As the film opens on an Oklahoma farm during the depression, two simultaneous visitors literally hit the Wagoneer home: a ruinous dust storm and a convertible crazily driven by Red, the ... See full summary »
This panoramic tale of Savannah's eccentricities focuses on a murder and the subsequent trial of Jim Williams: self made man, art collector, antiques dealer, bon vivant and semi-closeted homosexual. John Kelso a magazine reporter finds himself in Savannah amid the beautiful architecture and odd doings to write a feature on one of William's famous Christmas parties. He is intrigued by Williams from the start, but his curiosity is piqued when he meets Jim's violent, young and sexy lover, Billy. Later that night, Billy is dead, and Kelso stays on to cover the murder trial. Along the way he encounters the irrepressible Lady Chablis, a drag queen commedienne, Sonny Seiler, lawyer to Williams, whose famous dog UGA is the official mascot of the Georgia Bulldogs, an odd man who keeps flies attached to mini leashes on his lapels and threatens daily to poison the water supply, the Married Ladies Card Club, and Minerva, a spiritualist. Between being Jim's buddy, cuddling up to a torch singer, ... Written by
Teresa B. O'Donnell <firstname.lastname@example.org>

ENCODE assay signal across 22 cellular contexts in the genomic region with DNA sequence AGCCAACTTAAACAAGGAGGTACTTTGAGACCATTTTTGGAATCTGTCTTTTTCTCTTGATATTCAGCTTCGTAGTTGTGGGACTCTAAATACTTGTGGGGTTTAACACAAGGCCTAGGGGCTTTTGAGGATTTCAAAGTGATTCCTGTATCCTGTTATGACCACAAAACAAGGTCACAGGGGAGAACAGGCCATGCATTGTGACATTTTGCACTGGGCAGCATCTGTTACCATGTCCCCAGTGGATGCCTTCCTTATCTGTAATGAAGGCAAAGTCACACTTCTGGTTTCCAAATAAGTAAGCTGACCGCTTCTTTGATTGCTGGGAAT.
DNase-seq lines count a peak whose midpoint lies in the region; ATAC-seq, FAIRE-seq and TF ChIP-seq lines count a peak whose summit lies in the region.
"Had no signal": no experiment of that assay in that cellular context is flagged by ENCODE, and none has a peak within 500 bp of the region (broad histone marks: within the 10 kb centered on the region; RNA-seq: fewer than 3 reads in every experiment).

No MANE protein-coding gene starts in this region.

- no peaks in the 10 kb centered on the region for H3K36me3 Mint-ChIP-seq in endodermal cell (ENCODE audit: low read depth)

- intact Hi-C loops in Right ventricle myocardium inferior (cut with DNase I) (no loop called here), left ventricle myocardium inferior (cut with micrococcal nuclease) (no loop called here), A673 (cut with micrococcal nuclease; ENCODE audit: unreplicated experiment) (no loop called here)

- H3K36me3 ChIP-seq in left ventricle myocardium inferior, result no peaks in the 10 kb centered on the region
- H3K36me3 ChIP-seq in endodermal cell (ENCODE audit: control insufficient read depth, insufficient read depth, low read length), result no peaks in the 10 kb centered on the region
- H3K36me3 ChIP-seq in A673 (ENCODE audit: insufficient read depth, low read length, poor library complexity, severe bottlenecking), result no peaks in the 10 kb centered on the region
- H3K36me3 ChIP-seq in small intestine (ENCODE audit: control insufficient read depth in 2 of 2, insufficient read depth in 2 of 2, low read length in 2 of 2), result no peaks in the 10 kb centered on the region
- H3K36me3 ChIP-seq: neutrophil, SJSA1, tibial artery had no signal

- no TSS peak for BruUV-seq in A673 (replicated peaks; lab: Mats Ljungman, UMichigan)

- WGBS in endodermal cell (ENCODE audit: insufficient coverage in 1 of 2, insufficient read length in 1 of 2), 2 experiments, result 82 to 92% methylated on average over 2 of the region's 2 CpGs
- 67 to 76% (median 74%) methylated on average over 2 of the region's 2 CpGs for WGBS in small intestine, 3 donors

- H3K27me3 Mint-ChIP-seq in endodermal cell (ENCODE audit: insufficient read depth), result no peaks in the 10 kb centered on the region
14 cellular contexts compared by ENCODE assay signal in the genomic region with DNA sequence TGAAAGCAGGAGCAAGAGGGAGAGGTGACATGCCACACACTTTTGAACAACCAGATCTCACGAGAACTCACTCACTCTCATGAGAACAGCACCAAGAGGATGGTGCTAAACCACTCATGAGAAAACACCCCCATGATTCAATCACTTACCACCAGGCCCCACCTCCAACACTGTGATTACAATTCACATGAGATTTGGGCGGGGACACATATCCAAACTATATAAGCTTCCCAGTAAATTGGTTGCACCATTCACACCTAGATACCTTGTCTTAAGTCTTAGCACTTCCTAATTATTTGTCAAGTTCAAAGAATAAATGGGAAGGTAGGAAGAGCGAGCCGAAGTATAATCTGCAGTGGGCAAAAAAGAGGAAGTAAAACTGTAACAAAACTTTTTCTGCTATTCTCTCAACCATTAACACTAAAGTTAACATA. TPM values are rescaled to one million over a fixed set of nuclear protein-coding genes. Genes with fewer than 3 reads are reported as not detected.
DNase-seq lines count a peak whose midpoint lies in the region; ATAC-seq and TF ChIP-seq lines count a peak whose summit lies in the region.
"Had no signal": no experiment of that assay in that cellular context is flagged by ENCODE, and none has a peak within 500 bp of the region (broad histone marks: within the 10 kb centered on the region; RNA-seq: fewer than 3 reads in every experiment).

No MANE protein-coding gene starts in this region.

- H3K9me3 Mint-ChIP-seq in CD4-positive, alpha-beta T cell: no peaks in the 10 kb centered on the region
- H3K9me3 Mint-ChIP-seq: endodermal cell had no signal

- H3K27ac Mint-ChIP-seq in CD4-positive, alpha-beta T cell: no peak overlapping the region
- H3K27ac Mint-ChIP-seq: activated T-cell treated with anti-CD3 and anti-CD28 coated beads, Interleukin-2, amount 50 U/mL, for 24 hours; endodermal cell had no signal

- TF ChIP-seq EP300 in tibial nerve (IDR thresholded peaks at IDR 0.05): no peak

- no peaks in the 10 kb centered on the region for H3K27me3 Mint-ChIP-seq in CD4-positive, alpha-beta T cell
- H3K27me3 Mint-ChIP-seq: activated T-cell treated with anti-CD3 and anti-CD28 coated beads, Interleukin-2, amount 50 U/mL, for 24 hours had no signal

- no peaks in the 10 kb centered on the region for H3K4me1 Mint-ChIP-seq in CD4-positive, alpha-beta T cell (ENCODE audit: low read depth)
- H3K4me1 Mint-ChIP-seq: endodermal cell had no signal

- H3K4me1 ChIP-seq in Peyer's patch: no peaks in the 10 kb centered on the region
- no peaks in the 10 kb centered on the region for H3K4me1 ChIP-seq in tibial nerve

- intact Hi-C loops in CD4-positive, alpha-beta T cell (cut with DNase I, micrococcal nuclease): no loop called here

It is repeated several times in the movie that Lady Chablis' birth name was "Frank." However, although she plays herself in the movie, her real birth name was Benjamin Edward Knox, not Frank. See more »
(at around 2h 09 mins) In the courtroom the lawyer, Sonny, refers to his client as "Tim" not Jim. See more »
Quit eye balling me, Flavius. I knew you when you was a two bit hustler on Bull Street.
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Closing disclaimer: This film is based upon John Berendt's book "MIDNIGHT IN THE GARDEN OF GOOD AND EVIL". Dialogue and certain events and characters contained in the film were created for the purposes of dramatization. See more »
Eastwood should never have been able to get his hands on the movie rights. The book is completely true. I am from Savannah. Eastwood even changed some of the people completely, for example Mandy is actually nothing like Eastwood's daughter in the movie. The real Mandy, (whom I know personally), was involved with Joe Odom and never had a romance with John Berendt (Kelso in the movie). I think Eastwood wanted to give his daughter a movie role so he just cast her without even thinking or caring about the real story. He didn't correctly portray many of the people in the book. Almost the entire trial scene in the movie was untrue. Like I said, Eastwood should have never gotten his hands on the movie rights. If you want the true story, read the book and burn the movie. My rating of this film is a 0.
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